Right of the Weakest
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French helmer Lucas Belvaux's The Right of the Weakest - a stark kitchen sink drama with occasional and unpredictable flashes of humor - meditates on the question of when to resign oneself to a sad fate and when to buck the system, even if it means risking everything. This ensemble piece observes the perpetually flagging fortunes of several male steelworkers in a French industrial community whose one bright spot is a regular weekly card game. The men exist at varying levels of despair, but all are losers. They include: Jean Pierre (Patrick Descamps), a wheelchair-bound sad sack who must be… More
Rotten Tomatoes Score: 70%

Critic Reviews from Rotten Tomatoes

"Consistently engaging account of decent folks scraping by in a former steel town builds suspense with a keen eye and a sharp ear for the pride of workers who no longer have work."
‑ Lisa Nesselson, Variety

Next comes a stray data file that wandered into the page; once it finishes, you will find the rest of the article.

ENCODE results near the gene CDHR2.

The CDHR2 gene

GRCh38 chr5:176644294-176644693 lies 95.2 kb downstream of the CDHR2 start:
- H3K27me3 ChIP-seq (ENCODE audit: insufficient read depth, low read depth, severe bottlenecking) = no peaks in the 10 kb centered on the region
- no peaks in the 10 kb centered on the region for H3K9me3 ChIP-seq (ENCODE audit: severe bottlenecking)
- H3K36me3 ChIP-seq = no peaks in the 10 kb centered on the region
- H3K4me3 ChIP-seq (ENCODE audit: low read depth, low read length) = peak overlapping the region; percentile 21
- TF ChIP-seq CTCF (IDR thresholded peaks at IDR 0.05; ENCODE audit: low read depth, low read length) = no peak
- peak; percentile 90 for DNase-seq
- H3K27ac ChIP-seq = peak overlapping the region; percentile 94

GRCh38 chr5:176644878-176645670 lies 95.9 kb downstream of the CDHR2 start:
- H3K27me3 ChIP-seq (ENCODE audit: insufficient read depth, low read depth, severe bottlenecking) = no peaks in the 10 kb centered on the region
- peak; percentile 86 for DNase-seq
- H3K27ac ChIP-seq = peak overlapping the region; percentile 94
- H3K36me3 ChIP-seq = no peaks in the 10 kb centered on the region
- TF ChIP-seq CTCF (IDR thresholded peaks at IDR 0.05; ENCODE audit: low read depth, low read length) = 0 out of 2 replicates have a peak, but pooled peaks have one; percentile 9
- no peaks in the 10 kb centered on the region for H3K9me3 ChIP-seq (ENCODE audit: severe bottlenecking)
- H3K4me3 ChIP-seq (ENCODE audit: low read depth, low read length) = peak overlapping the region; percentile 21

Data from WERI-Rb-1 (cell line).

"The downbeat mood convinces. What might have been tedious becomes an involving and nail-biting thriller."
‑ Martin Hoyle, Financial Times
"This solidly acted film struggles to balance its portrait of life amongst the have-nots in contemporary Liege with the melodramatic aspects of a crime thriller."
‑ Tom Dawson, Film4
"A misguided blasphemy of "Bicycle Thief," downloaded through film-noir affectations, this Competition Entrant is morally specious and narratively nonsensical."
‑ Duane Byrge, Hollywood Reporter
"Dour and schematic drama about disenfranchised factory workers."
‑ Tim Robey, Daily Telegraph
"Belvaux's sympathies for his marginalised subjects are beyond doubt; the film's at its best when observing how the characters' lives are constrained by their environments (adroitly captured by the widescreen lensing)."
‑ Tom Dawson, Total Film
"The film, in the end, as solidly good as it is, rings a bit hollow, feels a little pointlessly bleak. The last sparks of the steel furnace where Robert and Jean-Pierre used to work have faded, and all that's left is for life to grind itself down."
‑ Brian Gibson, Vue Weekly (Edmonton, Canada)
"Underwhelming heist film in which a likable group of unemployed Belgian steel workers plot an armed robbery over their daily card game."
‑ Peter Bradshaw, Guardian
"Don't come here looking for laughs: the conclusion is sobering stuff."
‑ Anna Smith, BBC.com
More reviews for Right of the Weakest on Rotten Tomatoes